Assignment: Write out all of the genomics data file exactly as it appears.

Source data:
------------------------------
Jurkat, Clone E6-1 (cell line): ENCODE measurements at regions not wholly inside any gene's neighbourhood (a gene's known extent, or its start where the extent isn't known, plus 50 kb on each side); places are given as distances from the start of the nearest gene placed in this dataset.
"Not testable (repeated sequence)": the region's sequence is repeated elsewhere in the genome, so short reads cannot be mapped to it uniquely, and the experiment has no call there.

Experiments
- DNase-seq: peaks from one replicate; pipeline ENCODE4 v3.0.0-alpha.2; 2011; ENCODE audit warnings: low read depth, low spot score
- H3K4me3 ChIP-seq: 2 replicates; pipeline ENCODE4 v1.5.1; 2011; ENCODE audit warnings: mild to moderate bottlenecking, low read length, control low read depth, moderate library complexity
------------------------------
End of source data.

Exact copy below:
Jurkat, Clone E6-1 (cell line): ENCODE measurements at regions not wholly inside any gene's neighbourhood (a gene's known extent, or its start where the extent isn't known, plus 50 kb on each side); places are given as distances from the start of the nearest gene placed in this dataset.
"Not testable (repeated sequence)": the region's sequence is repeated elsewhere in the genome, so short reads cannot be mapped to it uniquely, and the experiment has no call there.

Experiments
- DNase-seq: peaks from one replicate; pipeline ENCODE4 v3.0.0-alpha.2; 2011; ENCODE audit warnings: low read depth, low spot score
- H3K4me3 ChIP-seq: 2 replicates; pipeline ENCODE4 v1.5.1; 2011; ENCODE audit warnings: mild to moderate bottlenecking, low read length, control low read depth, moderate library complexity